Corbyn smear campaign

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  • jellyrolljellyroll Frets: 2090
       I think Thomas was commenting on the "future is red" point based around deaths and births., i.e that although 2% of mainly Tory voting people die and 2% of mainly Labour voting youngsters become eligible to vote, he's making the point that the population in between those groups is itself ageing and the Tories would pick up votes because of that.

    Plus, of course, its all about population distribution and the FPTP system. If all the new young voters live in the same few places, it won't make much difference to the number of seats Labour win, they'll just get massive vote shares in a small number of constituencies.
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  • FretwiredFretwired Frets: 15348



    You're quite right on the bulks going down in hotels and other places. People are not paying for news on a daily basis as they once used to do. However they do pay for news in major situations. The Times experimented with reducing paywalled content after the EU referendum and subscription figures jumped markedly once the paywall came back a few days later. The same with true after the last General Election. So there is an argument that people will pay for good quality journalism. The Times is doing a lot better than the Telegraph, not surprising when you consider how lousy the leadership at the Telegraph has been over the last few years. Some magazines on the other hand are doing very well. Private Eye hit its highest circulation ever last year, the Economist and the Spectator are doing well as are other political and economic magazines so that tells you something about people looking for quality of content. 

    When newspapers die, one wonders how they will be replaced. Much has been said about bloggers and amateur investigative journalism but these will never have the power to break stories like the Panama Papers for instance. Perhaps the death of newsprint strengthens the need for a state broadcaster.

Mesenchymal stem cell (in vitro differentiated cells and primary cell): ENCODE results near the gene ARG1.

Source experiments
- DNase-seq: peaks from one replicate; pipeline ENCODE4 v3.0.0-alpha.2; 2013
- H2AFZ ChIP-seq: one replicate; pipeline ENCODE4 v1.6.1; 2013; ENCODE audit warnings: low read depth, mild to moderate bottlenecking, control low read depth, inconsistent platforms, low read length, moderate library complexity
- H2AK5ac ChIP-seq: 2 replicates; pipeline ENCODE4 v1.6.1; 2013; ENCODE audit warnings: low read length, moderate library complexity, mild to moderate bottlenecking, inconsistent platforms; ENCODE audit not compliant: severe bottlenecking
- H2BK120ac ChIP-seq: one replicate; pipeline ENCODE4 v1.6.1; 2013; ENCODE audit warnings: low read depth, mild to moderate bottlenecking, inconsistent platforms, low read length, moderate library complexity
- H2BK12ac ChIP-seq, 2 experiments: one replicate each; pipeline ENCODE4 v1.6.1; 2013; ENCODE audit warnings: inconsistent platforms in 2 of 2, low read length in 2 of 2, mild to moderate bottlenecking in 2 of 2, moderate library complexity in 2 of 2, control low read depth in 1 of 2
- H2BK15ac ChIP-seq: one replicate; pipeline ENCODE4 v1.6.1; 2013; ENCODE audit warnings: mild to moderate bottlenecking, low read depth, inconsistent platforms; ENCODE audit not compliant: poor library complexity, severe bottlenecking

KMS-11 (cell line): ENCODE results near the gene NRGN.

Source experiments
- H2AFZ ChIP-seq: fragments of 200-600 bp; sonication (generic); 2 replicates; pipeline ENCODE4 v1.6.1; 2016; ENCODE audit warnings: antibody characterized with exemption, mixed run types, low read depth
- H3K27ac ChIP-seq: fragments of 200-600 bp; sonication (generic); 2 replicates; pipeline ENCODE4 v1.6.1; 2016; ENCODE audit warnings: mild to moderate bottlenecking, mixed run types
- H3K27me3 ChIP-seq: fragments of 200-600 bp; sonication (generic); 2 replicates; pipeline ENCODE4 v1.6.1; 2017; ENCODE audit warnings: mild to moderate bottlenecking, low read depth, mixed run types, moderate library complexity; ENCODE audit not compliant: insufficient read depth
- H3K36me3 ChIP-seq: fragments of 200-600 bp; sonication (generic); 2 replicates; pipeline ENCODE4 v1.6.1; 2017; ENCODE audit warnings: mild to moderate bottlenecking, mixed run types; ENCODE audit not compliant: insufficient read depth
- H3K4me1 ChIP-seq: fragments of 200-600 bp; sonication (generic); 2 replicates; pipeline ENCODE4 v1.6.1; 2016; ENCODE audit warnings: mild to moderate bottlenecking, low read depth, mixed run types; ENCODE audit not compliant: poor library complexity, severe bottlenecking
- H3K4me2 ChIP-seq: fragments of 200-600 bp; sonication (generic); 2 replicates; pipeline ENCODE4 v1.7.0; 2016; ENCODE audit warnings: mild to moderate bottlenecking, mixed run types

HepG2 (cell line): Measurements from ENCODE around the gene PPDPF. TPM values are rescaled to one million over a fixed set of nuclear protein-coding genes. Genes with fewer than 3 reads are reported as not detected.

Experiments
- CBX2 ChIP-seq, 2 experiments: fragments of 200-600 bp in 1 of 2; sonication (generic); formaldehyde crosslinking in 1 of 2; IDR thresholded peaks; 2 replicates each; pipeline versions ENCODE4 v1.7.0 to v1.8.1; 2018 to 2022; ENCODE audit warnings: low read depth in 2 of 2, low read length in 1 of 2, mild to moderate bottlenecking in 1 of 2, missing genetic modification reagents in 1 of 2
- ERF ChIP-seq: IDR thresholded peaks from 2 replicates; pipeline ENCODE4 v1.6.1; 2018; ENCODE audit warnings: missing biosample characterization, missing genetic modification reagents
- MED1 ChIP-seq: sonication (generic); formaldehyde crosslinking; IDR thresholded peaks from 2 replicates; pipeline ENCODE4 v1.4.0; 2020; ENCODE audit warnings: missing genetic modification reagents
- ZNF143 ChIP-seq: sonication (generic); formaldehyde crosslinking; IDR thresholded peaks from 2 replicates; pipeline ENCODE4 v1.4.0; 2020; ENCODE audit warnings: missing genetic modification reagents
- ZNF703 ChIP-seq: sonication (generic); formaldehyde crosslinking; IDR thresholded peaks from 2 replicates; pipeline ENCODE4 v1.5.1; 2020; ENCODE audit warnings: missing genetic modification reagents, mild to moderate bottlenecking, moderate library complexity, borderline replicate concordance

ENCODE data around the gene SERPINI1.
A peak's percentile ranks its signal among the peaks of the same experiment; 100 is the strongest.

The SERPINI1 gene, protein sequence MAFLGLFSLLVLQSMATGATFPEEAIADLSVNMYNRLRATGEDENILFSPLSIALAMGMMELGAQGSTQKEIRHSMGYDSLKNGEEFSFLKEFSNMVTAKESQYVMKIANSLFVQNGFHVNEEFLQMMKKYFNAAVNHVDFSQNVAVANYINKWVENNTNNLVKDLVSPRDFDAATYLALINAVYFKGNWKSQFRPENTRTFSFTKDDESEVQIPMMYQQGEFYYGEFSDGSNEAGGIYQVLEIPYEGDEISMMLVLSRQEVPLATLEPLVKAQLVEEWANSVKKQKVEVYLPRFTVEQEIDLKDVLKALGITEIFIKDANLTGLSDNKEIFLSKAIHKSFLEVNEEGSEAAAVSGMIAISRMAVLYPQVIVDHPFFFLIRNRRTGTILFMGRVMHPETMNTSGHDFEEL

The Times does well because people like me are forced to read it. The quality of the journalism and English is laughable.

    The Telegraph is a joke - it seems to syndicate stories from the Daily Mail.

    The Guardian is the last bastion of decent journalism.
    My pump-action drivel gun is smoking hot today!
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  • HeartfeltdawnHeartfeltdawn Frets: 10684
    Fretwired said:



    You're quite right on the bulks going down in hotels and other places. People are not paying for news on a daily basis as they once used to do. However they do pay for news in major situations. The Times experimented with reducing paywalled content after the EU referendum and subscription figures jumped markedly once the paywall came back a few days later. The same with true after the last General Election. So there is an argument that people will pay for good quality journalism. The Times is doing a lot better than the Telegraph, not surprising when you consider how lousy the leadership at the Telegraph has been over the last few years. Some magazines on the other hand are doing very well. Private Eye hit its highest circulation ever last year, the Economist and the Spectator are doing well as are other political and economic magazines so that tells you something about people looking for quality of content. 

    When newspapers die, one wonders how they will be replaced. Much has been said about bloggers and amateur investigative journalism but these will never have the power to break stories like the Panama Papers for instance. Perhaps the death of newsprint strengthens the need for a state broadcaster.